Most cats in the UK live an indoor/outdoor lifestyle, having free access to the outside world to come and go as they please for at least part of the day by means of a cat flap or some other form of access.
For most of us that have adult cats, we don’t tend to give much thought to this on a daily basis because the majority of cats are streetwise and savvy enough to keep themselves safe – but if your cat is younger, you are just about to start letting them out for the first time or if you’re not sure if there’s anything special you should be doing to help your cat to stay safe outside, this article is for you.
In this article we will look at some of the steps that you can take to help to keep your cat safe when they are outside of the home. Read on to learn more.
The area immediately surrounding your home itself – such as your garden – should always be safe for your cat, to give them somewhere to chill outside without having to go too far if they don’t want to.
This means that you should consider the most appropriate place to locate your cat flap to give them access to a quiet and ideally enclosed space so that they can take the air, assess their surroundings and decide where they want to go next – and get back inside quickly if necessary.
Whilst it isn’t really possible to dictate or control where a cat roams when they go outside of the home, again, there are some steps you can take in the immediate vicinity of your own home to help your cat to feel secure, establish their home territory and to be able to stay safe when close by.
Hedges, bushes or trees provide better cover (and entertainment) for cats than fences or low walls, and will enable your cat to stay out of sight and hidden if something threatens or scares them.
Many cats tend to develop a loosely set routine of when they like to go outside, although for many cats they will spend much of the day going in and out whenever it suits them, and keep rather busy!
If your cat doesn’t come in at the usual time or if they seem to have been out for longer than usual, this is probably just due to the vagaries and whims of your cat, but do try to ensure that you find your cat or know where they are if you haven’t seen them for a day or so, just so that you can keep a loose monitor on what they do and where they go.
It is a good idea to take a walk around your immediate neighbourhood and the sorts of places your cat tends to visit, to look out for any potential hazards that you may be able to mitigate. Hazards can be variable and you may not know what you are looking for until you spot it – such as an old abandoned shed that your cat might explore, and potentially become trapped in if the door shuts behind them.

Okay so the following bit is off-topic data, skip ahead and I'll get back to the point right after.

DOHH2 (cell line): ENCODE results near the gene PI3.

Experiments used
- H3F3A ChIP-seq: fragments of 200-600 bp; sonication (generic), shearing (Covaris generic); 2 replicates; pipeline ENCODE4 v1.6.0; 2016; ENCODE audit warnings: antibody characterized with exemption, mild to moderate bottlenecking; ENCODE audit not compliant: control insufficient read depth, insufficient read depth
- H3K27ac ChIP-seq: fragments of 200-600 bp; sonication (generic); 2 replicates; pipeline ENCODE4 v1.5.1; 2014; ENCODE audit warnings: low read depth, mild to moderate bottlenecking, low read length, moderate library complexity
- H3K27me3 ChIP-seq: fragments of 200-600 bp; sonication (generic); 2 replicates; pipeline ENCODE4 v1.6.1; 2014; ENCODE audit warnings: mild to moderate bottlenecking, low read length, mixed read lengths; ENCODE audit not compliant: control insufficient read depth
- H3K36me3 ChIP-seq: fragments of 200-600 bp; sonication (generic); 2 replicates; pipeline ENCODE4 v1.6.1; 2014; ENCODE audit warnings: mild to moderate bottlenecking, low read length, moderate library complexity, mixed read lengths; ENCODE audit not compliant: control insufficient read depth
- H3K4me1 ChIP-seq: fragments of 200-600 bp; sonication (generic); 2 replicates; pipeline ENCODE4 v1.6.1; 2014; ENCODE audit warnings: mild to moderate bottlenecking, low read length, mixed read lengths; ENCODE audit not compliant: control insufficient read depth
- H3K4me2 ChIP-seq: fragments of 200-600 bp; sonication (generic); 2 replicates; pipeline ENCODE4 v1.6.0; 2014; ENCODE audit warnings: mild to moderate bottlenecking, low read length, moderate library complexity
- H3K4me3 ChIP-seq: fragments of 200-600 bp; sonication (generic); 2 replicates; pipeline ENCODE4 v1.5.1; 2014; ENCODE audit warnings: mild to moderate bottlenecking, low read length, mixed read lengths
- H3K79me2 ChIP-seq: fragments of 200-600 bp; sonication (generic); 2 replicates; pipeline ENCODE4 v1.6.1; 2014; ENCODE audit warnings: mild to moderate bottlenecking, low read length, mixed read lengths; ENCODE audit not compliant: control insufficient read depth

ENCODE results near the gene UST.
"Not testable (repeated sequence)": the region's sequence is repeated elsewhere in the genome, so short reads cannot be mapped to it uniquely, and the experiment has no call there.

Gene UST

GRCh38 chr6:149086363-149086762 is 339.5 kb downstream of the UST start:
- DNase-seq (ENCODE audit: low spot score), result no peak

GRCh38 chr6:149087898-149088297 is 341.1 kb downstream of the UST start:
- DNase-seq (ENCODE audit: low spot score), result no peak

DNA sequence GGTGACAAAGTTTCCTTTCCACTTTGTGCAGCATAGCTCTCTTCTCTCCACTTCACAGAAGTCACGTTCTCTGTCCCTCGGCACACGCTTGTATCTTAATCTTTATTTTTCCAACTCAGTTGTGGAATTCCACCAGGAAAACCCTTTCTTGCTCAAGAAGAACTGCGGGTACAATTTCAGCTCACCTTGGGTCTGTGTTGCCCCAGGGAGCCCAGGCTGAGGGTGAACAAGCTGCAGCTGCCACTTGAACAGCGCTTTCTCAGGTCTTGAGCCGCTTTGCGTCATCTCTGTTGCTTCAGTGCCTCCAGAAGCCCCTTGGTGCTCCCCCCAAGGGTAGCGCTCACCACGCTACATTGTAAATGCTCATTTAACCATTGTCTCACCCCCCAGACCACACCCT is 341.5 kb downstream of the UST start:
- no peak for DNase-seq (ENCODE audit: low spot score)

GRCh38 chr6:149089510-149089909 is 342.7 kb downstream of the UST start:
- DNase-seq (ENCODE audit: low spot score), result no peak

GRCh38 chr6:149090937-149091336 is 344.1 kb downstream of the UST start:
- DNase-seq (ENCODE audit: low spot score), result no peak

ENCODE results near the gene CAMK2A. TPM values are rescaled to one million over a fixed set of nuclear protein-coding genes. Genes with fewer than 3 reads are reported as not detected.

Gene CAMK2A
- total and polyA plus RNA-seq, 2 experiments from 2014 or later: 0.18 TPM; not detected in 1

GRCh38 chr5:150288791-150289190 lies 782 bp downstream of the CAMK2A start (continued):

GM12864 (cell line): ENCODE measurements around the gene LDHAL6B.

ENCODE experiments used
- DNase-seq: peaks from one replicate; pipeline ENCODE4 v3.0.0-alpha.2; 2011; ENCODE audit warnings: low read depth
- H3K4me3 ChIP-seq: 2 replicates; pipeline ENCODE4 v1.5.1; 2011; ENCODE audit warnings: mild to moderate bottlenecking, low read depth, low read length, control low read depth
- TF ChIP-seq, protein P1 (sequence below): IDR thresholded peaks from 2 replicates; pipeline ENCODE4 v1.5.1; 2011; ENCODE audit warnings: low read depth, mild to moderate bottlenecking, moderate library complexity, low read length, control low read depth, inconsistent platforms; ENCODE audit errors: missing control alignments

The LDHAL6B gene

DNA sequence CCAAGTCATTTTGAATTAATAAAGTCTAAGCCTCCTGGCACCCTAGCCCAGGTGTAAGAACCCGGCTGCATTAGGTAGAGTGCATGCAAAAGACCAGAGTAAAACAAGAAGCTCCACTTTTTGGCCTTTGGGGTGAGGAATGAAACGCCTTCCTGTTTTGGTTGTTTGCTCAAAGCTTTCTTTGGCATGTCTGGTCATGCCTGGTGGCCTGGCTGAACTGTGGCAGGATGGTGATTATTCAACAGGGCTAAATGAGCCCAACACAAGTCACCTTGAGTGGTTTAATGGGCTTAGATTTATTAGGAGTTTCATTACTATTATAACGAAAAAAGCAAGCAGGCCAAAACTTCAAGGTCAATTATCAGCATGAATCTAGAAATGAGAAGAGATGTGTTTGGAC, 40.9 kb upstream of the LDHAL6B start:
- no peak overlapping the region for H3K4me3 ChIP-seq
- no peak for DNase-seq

Some cats like to make friends with other households when they go out – or at least, they like to check out new places and if there is already a cat in residence, eat their food or beg for their treats!
While it can be useful to know where to look for your cat if you haven’t seen them for a while, it is also a good idea to ask other people not to feed or encourage your cat, in order to reduce the likelihood of your cat going off with a stranger who pets them, or taking food from someone who has bad intentions.
One thing that most owners of indoor/outdoor cats will already know is that it can be hard or impossible to know with any certainty where your cat goes when they are out, and some cats cover a large territory and may be spotted quite far from home on some occasions.
However, if your cat always heads off in the same direction or if you can see clear cat tracks and paths through long grass or undergrowth, this can help to provide you with some pointers, which may allow you to build up a picture of where your cat goes when they are out, and where to look for them if you haven’t seen them for a bit.
When you live in the same area for a while, you soon get to recognise the regular faces that also live there – including the local cats and dogs that pass by regularly. Other neighbours with cats will also soon learn to recognise the regulars, so talking to other cat owners in the area and letting them know which cat is yours and asking them to let you know if they spot anything amiss can be helpful.
When it comes to cats and safety outside of the home, the daylight hours usually provide the most obvious and prolific potential hazards to your cat, such a lots of traffic, dogs, activity and movement, which theoretically means that night time is quieter, and both more enticing and safer for your cat.
However, this is not necessarily the case at the moment, given the spate of attacks on cats and other animals over the last two years by the UK Animal Killer, who so far has proven to be most active at night.
This means that cat owners whose cats go outside might want to consider keeping their cats in at night and only allowing them to go out in the day time – which means that you will always know where your cat is at night, and will be able to rest easier.
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